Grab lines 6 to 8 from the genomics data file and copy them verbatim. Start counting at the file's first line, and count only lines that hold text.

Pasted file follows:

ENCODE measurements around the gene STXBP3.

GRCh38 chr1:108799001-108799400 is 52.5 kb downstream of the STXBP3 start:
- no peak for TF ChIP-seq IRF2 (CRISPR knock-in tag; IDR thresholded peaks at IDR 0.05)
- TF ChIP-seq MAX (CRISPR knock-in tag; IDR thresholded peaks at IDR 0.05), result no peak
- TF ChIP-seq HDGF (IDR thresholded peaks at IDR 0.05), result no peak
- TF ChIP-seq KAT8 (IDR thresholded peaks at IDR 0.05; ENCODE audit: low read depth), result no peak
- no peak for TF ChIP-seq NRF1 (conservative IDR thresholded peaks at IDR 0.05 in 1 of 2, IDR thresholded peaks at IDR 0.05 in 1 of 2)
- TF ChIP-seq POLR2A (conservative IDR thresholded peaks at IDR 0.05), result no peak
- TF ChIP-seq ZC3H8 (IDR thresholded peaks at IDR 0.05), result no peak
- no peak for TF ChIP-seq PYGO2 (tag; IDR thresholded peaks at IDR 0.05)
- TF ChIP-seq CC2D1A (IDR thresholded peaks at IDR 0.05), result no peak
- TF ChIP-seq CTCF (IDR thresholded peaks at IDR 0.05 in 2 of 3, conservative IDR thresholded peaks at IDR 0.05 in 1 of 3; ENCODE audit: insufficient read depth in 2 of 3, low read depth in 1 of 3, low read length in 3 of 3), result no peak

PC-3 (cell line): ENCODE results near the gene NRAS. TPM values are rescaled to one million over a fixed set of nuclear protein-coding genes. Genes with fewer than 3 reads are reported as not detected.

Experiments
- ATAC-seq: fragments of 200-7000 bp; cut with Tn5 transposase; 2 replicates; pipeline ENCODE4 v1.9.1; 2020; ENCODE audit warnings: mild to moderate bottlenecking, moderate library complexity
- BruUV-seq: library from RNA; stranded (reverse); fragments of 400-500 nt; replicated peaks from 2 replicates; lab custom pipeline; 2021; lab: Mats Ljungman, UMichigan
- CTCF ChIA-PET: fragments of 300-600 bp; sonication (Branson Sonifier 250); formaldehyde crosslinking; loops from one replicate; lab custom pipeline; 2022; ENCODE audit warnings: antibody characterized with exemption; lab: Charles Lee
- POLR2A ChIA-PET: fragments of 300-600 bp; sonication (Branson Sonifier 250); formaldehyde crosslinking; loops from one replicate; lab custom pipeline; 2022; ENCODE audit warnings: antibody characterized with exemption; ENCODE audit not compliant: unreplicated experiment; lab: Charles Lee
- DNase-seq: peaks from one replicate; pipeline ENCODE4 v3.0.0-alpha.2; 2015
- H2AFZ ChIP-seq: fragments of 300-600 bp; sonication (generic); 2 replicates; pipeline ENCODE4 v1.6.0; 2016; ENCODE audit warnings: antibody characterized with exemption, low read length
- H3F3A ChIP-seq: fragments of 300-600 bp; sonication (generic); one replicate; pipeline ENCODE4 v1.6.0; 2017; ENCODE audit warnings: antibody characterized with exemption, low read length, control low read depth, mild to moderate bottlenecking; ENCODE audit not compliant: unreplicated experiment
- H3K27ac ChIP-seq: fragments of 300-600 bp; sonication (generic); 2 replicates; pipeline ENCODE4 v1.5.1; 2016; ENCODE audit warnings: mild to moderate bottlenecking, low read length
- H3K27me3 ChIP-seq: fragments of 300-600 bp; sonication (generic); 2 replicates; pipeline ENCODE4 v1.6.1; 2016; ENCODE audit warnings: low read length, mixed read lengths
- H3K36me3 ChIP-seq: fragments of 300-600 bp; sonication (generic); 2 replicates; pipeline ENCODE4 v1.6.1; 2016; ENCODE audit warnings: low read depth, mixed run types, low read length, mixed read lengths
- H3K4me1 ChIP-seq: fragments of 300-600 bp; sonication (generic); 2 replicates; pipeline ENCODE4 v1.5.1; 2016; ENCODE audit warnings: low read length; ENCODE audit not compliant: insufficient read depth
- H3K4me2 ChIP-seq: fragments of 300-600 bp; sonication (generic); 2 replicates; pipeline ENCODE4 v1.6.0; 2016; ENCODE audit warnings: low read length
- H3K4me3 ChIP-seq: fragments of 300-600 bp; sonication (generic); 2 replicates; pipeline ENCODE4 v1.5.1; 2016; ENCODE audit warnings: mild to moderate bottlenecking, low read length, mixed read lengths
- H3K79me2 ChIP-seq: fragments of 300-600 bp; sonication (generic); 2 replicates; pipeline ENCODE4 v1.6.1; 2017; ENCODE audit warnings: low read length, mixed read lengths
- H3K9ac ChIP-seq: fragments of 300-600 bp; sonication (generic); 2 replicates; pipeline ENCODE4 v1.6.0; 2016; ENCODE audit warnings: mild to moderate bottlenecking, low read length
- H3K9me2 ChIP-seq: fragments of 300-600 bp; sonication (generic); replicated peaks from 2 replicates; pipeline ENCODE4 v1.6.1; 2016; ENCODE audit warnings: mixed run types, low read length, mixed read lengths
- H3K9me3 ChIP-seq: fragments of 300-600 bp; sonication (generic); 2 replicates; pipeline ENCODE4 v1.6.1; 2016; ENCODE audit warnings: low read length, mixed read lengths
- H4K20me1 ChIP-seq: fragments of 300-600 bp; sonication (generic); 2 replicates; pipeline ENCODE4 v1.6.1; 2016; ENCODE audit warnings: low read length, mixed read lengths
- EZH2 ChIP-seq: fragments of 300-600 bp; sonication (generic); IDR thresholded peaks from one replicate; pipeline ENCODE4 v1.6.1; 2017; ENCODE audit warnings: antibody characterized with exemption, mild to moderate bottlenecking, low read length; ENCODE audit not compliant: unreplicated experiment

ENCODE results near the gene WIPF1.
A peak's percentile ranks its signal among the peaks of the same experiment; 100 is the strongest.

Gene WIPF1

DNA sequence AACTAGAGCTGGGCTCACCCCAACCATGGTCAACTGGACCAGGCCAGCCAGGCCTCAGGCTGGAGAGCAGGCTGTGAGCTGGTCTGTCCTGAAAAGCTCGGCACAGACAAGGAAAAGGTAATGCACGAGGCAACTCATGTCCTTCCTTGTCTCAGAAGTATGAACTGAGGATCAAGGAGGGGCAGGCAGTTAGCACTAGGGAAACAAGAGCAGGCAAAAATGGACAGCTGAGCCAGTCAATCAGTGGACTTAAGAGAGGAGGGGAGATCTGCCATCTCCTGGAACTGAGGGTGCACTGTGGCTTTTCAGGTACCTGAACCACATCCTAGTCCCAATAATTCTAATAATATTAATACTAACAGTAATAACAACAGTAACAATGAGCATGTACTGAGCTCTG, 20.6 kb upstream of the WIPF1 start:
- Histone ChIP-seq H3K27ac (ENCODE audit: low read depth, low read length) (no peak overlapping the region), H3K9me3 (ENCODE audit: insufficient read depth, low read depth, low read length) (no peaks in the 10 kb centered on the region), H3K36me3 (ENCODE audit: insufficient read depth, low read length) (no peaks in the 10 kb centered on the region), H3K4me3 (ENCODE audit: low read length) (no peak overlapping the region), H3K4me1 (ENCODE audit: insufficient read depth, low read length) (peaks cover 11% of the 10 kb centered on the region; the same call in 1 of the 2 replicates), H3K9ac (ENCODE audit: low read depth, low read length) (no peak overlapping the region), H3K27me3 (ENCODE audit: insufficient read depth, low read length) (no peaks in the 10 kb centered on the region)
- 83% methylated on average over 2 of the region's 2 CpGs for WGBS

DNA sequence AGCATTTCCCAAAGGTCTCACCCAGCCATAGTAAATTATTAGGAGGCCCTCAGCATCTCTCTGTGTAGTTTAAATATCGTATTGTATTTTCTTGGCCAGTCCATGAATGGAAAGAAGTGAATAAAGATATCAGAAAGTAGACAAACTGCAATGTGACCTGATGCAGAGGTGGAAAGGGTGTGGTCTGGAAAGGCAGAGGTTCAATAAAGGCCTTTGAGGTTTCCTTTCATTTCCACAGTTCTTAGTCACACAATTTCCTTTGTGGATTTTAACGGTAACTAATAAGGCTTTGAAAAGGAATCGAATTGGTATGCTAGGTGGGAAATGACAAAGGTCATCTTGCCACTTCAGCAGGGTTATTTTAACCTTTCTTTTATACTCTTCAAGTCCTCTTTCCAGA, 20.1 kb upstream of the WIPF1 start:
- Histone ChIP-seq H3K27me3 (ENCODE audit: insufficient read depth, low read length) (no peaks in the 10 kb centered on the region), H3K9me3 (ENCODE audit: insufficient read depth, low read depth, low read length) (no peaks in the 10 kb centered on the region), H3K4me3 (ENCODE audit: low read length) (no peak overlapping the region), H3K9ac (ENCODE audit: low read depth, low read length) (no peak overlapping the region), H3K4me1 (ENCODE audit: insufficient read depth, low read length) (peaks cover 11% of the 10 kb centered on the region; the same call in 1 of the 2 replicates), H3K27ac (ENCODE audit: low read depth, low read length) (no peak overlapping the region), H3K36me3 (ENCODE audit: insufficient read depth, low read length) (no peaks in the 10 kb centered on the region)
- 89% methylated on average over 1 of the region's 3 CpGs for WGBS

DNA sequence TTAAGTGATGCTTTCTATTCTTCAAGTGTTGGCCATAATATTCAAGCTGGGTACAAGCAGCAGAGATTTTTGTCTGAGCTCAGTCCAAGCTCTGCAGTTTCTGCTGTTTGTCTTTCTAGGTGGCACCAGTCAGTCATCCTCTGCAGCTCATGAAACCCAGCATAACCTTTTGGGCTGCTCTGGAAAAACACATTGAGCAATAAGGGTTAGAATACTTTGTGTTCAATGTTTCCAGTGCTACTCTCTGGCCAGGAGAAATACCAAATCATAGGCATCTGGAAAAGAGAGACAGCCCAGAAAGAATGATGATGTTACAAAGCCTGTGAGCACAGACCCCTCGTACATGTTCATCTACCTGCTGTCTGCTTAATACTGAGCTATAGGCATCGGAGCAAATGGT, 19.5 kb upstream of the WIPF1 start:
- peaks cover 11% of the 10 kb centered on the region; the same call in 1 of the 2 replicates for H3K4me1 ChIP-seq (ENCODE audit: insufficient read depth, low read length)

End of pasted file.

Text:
- TF ChIP-seq KAT8 (IDR thresholded peaks at IDR 0.05; ENCODE audit: low read depth), result no peak
- no peak for TF ChIP-seq NRF1 (conservative IDR thresholded peaks at IDR 0.05 in 1 of 2, IDR thresholded peaks at IDR 0.05 in 1 of 2)
- TF ChIP-seq POLR2A (conservative IDR thresholded peaks at IDR 0.05), result no peak